CREATE TABLE leads (
	id int UNSIGNED NOT NULL AUTO_INCREMENT,
	name char(100),
	source char(20),
	PRIMARY KEY(id)
);

CREATE TABLE lead_source(
	id int UNSIGNED NOT NULL AUTO_INCREMENT,
	source char(20),
	PRIMARY_KEY(id)
);

In this application there are only 3 lead sources: web, mail, phone. Normalization here really isn’t necessary, if my code provides a way to make sure that the field gets set consistently. In this case, I am coding in Python so I set the following constant:

LEAD_SOURCES = ['web','phone','mail']

Using this constant to set my form values, I can make sure that only one of these three gets set. As a result I condense my table to:

CREATE TABLE leads (
	id int UNSIGNED NOT NULL AUTO_INCREMENT,
	name char(100),
	source char(20),
	PRIMARY KEY(id)
);

This is a good example of when you should denormalize your data. Fields that only have a couple of choices are good candidates for denormalization, if you can provide a mechanism to control what value gets set in the field in question.

Artificial Primary Keys

It is often necessary to use artificial primary keys. This is typically because the scheme of the underlying data could change and this might affect your primary keys. For example, a bank might use account numbers as the primary key for a table. What happens if that bank later merges with another bank and the format for account numbers changes? In this case, an artificial primary key like an AUTO_INCREMENT is a good idea. But consider a table that is used to define a many to many relationship between tags and photos. Instead of this:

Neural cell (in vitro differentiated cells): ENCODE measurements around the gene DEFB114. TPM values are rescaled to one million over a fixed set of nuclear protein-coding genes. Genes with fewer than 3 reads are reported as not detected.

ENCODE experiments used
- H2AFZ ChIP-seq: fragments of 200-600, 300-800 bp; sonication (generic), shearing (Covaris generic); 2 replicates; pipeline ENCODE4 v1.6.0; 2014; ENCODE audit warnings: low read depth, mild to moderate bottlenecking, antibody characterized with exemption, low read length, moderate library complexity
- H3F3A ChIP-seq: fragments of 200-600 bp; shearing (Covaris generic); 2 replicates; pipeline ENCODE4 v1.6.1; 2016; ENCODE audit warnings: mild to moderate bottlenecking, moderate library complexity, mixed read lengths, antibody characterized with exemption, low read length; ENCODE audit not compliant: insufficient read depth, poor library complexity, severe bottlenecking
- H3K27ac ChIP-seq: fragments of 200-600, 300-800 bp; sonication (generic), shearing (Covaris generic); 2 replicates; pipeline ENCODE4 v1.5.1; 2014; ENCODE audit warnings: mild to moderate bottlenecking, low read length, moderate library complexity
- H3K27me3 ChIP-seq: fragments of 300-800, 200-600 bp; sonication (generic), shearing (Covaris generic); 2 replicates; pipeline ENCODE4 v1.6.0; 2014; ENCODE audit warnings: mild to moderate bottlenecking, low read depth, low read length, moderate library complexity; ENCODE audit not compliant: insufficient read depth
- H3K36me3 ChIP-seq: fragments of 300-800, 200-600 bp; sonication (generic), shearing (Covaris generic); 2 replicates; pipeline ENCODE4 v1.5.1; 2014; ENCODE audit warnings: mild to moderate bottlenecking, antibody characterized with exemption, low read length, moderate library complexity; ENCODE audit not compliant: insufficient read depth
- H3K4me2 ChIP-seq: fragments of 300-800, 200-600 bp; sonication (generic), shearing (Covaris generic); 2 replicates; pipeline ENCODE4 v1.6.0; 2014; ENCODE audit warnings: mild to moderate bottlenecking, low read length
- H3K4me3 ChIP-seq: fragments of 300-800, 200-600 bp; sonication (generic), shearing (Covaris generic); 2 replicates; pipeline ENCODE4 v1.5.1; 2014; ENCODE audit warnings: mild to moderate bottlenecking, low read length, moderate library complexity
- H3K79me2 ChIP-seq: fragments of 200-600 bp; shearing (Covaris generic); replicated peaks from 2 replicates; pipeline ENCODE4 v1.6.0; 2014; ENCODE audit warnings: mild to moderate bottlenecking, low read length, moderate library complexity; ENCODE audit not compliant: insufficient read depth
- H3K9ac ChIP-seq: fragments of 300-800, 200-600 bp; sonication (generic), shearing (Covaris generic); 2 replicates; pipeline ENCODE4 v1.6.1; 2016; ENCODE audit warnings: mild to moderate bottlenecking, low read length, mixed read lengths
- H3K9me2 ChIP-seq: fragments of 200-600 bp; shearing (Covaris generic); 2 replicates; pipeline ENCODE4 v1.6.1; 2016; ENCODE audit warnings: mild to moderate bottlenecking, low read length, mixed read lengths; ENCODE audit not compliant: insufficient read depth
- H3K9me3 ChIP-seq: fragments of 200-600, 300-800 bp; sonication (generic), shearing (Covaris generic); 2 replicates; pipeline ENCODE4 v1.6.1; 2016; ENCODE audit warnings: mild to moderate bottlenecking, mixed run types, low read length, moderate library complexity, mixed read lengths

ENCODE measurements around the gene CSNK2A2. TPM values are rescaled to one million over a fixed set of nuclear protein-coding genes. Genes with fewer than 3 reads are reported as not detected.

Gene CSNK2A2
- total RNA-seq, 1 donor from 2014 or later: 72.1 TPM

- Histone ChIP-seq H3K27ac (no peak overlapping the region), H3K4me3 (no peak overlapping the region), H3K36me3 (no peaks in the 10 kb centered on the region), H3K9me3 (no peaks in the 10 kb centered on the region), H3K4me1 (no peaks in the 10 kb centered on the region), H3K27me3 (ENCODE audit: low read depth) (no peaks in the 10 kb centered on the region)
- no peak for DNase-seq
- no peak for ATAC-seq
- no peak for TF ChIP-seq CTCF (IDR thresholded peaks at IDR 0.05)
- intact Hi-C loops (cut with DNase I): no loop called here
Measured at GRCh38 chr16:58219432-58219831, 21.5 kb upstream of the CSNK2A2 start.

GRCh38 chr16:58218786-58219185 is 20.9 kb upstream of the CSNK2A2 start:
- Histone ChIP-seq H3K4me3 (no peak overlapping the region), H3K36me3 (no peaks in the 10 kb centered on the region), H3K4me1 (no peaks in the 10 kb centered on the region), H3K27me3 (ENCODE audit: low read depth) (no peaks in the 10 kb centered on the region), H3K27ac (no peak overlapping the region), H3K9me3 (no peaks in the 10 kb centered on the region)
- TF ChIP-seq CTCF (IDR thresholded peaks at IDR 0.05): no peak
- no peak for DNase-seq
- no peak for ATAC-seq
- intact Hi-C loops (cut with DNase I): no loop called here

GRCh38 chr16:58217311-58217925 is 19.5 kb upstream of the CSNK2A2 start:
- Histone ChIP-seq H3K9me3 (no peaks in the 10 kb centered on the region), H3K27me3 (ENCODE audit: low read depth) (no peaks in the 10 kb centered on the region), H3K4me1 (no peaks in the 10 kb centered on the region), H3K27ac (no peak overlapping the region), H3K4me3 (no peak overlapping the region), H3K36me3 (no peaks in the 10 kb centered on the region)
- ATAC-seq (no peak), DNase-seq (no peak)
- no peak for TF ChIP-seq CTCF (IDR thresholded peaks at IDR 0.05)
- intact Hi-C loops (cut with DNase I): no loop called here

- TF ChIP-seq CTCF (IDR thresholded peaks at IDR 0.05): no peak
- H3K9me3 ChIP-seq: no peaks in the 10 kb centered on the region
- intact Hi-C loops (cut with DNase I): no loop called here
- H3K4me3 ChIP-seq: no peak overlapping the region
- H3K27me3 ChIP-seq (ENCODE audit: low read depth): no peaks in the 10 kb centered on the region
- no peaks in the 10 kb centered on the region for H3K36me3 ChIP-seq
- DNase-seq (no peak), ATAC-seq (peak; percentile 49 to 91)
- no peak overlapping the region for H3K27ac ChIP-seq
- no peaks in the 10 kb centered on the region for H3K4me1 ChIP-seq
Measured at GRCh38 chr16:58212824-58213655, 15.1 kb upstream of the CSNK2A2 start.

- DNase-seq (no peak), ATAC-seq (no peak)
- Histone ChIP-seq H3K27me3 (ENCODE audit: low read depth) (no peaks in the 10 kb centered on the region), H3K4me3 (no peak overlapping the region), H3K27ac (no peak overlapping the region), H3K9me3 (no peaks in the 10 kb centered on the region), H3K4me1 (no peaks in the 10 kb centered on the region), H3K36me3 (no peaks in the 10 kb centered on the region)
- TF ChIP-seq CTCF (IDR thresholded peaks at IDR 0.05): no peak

CREATE TABLE tags_photos (
	id int UNSIGNED NOT NULL AUTO_INCREMENT,
	tag_id int NOT NULL,
	photo_id int NOT NULL,
	PRIMARY_KEY(id)
);

try this:

CREATE TABLE tags_photos (
	tag_id int NOT NULL,
	photo_id int NOT NULL,
	PRIMARY_KEY(tag_id, photo_id)
);

In the previous example, the number of entries would have been limited by the size of the integer data type on your system. In the second example, unlimited relationships can be defined.

Check Your Indexes

One of the most common problems with a SQL query is joining or searching on a field that does not have an index. When this occurs, MySQL has to scan all the records in a table. Always check your indexes and make sure you index any fields that you will be frequently joining on or searching by.

Know Your SQL

This might seem like an obvious suggestion but many problems with SQL queries are caused by developers that really don’t understand SQL. If you are not sure what the difference is between a left or right join or how and when to use subselects, get a good book on SQL and practice. Knowing when to use the various SQL statements will do more for optimizing your MySQL queries than any technical trick or strategy.

MySQL is an incredibly robust database platform but even it can need optimization from time to time. The first step in optimizing your MySQL queries should always be to collect good data on how the database is actually performing and where bottlenecks exist. From there it is easy to begin forming strategies to add indexes and clean up queries or table schemas to optimize the slow queries. Finally, make sure your grasp of the SQL language is up to the task. Many slow queries are actually caused by developer errors.